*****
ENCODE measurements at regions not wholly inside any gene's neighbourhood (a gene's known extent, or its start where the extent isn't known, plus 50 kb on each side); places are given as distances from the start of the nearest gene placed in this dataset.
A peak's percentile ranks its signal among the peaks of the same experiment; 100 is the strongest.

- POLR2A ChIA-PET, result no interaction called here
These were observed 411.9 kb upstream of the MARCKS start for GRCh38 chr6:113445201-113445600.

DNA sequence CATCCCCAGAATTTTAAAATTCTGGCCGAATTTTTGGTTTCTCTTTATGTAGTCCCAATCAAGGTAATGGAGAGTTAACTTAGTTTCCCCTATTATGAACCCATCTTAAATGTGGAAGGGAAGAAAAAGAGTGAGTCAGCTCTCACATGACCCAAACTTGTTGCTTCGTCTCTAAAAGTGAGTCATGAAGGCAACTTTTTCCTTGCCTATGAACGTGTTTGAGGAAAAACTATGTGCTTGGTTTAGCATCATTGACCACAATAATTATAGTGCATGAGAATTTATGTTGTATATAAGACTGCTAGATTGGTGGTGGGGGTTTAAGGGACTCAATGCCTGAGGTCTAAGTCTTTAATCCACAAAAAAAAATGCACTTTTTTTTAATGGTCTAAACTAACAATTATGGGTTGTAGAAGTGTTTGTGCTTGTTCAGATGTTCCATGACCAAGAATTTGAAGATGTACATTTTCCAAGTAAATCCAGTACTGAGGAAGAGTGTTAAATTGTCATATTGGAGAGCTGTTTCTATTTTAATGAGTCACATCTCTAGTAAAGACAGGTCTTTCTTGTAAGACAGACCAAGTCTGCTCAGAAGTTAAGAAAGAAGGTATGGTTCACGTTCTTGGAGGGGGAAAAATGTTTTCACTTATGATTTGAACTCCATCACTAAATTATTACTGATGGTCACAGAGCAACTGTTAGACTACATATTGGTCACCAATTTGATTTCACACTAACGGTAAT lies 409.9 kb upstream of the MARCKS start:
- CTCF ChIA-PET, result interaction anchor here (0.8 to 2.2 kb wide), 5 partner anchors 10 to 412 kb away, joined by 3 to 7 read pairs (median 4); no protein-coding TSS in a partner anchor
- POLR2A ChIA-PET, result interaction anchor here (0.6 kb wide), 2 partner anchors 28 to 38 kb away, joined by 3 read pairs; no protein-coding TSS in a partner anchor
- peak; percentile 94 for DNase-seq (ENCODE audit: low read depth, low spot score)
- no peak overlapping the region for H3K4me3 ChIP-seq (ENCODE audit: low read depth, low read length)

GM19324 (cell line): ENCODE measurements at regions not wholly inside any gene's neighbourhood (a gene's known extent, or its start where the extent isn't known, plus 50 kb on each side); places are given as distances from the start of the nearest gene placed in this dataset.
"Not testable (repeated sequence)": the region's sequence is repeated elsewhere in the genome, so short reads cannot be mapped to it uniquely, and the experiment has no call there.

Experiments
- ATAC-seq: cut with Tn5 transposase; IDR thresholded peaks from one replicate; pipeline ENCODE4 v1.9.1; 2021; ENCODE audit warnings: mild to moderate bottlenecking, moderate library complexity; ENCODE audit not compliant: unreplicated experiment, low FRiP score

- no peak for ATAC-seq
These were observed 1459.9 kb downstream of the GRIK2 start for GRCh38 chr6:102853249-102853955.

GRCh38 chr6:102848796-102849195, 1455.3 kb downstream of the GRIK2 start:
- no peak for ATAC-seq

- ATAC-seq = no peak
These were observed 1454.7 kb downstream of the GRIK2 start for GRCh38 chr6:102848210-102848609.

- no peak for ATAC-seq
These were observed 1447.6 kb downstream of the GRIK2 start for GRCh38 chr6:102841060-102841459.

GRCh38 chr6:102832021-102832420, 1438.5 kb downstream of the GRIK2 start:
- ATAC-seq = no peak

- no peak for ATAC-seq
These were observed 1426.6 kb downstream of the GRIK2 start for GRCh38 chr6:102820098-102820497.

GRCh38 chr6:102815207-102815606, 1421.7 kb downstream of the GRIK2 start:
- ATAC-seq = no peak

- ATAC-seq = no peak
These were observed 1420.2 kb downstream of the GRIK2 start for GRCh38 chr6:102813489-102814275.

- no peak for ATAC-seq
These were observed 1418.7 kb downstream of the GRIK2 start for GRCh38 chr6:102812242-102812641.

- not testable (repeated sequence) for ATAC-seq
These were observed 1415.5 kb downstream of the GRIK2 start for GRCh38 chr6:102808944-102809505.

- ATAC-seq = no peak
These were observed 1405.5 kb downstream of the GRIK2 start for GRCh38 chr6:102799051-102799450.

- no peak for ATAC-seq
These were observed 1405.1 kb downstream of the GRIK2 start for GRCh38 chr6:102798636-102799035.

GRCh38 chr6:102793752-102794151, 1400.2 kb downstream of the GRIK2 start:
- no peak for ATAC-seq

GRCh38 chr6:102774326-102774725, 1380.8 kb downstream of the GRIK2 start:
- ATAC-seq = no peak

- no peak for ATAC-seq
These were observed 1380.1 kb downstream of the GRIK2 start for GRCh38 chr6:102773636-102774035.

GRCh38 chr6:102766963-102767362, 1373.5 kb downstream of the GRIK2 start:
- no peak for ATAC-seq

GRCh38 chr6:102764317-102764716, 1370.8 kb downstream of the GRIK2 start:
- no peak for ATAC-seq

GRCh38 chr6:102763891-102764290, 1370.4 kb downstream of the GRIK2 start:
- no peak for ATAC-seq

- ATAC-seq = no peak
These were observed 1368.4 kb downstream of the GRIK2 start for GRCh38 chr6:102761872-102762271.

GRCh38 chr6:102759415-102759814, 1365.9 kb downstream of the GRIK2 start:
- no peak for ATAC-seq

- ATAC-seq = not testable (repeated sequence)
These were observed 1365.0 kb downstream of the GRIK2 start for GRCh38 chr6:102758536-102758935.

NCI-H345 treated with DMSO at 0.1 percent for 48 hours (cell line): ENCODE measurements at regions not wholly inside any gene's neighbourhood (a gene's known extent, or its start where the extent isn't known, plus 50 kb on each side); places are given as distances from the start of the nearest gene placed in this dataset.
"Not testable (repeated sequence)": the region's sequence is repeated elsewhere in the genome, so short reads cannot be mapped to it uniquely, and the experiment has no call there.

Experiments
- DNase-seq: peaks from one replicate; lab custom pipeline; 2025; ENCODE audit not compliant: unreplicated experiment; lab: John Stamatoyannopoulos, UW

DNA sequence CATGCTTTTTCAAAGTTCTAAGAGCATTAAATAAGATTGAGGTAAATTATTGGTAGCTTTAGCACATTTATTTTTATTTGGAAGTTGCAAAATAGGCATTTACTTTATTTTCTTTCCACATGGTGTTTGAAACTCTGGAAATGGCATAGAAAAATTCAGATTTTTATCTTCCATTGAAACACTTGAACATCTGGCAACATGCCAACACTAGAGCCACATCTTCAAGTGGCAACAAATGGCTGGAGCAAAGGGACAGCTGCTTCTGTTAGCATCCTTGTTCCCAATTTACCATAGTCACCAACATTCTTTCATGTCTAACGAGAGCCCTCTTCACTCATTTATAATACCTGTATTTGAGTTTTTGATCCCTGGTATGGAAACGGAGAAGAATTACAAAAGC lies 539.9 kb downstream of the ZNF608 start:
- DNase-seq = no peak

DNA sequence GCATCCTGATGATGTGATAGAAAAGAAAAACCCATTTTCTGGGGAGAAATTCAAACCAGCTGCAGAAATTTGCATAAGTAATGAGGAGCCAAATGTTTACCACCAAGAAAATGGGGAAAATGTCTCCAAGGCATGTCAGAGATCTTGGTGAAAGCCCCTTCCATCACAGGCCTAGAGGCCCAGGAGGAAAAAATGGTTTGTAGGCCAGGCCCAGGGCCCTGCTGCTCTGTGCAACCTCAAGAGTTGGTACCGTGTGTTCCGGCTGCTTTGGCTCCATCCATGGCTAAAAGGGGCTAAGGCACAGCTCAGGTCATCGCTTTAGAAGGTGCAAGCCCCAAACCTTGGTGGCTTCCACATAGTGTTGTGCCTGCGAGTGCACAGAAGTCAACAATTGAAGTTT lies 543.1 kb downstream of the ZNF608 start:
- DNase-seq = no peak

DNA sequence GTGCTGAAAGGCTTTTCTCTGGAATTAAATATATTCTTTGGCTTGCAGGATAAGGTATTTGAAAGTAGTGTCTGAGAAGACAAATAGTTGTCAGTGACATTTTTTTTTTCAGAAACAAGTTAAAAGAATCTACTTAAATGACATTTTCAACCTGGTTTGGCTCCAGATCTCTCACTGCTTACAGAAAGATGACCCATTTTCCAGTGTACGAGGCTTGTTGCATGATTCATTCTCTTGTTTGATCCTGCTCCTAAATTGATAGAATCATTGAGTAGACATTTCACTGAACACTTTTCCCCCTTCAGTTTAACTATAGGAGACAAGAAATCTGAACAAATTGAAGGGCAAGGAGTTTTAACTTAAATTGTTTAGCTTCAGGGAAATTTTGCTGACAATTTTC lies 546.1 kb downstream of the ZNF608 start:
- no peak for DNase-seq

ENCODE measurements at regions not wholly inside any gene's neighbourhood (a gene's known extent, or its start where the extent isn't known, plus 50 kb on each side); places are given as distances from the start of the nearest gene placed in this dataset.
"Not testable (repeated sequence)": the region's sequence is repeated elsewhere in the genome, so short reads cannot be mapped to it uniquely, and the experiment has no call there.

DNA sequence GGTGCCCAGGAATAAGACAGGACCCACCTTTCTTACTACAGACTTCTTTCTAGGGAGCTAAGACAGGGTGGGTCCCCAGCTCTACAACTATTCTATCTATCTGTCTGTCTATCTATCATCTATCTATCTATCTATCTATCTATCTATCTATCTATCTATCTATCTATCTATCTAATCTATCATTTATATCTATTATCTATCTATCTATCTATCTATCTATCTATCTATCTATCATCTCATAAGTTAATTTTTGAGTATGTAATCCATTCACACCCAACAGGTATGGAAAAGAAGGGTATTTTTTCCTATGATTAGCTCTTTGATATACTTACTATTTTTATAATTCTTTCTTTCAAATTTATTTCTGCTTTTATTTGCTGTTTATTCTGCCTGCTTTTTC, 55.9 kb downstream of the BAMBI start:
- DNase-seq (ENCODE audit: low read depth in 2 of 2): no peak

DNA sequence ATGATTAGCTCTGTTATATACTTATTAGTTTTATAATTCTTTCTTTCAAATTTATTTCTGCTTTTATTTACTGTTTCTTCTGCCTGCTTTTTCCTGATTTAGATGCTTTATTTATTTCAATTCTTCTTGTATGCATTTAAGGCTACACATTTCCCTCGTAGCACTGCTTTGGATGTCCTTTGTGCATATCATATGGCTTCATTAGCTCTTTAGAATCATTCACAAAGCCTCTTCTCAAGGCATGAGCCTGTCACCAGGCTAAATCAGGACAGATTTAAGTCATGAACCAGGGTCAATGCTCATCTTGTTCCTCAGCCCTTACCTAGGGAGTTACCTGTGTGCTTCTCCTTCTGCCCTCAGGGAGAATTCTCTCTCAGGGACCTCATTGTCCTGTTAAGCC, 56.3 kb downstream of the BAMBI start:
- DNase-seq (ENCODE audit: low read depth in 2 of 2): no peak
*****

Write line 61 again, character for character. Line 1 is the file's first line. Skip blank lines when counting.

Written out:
- DNase-seq = no peak